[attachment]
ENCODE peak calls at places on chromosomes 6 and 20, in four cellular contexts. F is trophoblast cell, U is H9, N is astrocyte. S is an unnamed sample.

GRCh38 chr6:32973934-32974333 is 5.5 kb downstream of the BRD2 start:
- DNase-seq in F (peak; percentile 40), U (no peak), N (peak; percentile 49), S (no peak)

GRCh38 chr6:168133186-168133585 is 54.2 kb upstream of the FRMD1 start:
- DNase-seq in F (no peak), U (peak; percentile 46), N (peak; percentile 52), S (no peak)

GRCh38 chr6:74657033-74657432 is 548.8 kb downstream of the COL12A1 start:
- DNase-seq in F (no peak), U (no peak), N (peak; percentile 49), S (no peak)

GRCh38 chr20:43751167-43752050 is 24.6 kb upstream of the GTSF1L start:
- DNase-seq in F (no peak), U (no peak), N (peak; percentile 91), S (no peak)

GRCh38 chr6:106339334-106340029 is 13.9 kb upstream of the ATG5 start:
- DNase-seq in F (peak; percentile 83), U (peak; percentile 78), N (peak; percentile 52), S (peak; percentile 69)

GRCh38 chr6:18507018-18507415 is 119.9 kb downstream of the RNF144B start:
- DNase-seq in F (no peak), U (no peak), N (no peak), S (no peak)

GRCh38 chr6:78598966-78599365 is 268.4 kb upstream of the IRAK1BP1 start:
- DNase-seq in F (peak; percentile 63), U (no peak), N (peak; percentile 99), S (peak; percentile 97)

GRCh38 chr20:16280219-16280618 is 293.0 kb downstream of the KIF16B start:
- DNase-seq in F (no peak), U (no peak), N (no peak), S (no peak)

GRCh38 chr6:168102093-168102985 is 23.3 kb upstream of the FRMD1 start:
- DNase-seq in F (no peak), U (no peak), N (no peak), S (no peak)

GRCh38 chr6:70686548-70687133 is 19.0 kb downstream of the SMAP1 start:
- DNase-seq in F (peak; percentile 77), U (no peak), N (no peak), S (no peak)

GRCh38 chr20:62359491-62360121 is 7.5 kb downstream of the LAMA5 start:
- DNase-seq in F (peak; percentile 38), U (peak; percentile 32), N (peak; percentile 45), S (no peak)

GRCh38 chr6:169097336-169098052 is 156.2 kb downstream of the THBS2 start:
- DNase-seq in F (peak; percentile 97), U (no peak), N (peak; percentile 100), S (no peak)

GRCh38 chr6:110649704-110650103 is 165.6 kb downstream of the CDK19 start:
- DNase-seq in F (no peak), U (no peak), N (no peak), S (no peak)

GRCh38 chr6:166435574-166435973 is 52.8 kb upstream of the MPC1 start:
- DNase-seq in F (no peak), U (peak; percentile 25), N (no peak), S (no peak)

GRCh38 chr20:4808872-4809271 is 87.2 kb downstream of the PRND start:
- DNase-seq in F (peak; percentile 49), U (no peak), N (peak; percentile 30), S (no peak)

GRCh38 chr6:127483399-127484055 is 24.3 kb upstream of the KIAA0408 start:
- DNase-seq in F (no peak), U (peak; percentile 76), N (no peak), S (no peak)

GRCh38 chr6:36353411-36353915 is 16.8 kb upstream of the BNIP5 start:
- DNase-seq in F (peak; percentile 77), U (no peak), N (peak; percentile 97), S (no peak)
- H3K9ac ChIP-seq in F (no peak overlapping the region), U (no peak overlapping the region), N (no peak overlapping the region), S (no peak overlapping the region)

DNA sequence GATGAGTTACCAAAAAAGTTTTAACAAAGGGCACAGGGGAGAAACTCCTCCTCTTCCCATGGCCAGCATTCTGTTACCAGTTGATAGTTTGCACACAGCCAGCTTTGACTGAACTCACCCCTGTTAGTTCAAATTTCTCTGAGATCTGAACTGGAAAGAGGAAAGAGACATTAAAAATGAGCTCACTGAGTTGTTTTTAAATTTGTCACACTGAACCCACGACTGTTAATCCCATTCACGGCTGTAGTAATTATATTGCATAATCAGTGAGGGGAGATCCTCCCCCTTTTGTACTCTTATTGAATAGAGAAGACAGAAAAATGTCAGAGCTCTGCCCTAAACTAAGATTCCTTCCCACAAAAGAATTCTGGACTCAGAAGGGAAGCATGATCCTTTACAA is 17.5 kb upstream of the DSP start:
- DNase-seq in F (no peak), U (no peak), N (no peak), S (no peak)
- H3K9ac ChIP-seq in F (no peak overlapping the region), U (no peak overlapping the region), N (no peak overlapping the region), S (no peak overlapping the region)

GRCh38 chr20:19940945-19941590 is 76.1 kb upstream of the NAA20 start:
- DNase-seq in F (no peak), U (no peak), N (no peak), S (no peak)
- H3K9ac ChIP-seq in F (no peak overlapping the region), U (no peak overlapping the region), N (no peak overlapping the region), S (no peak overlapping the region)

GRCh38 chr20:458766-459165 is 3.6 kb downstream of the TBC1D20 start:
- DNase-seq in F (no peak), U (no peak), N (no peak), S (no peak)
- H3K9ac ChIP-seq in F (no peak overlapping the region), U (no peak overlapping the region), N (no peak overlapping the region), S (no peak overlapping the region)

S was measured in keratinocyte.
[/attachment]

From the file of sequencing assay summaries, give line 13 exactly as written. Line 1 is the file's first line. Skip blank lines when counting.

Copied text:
- DNase-seq in F (no peak), U (no peak), N (no peak), S (no peak)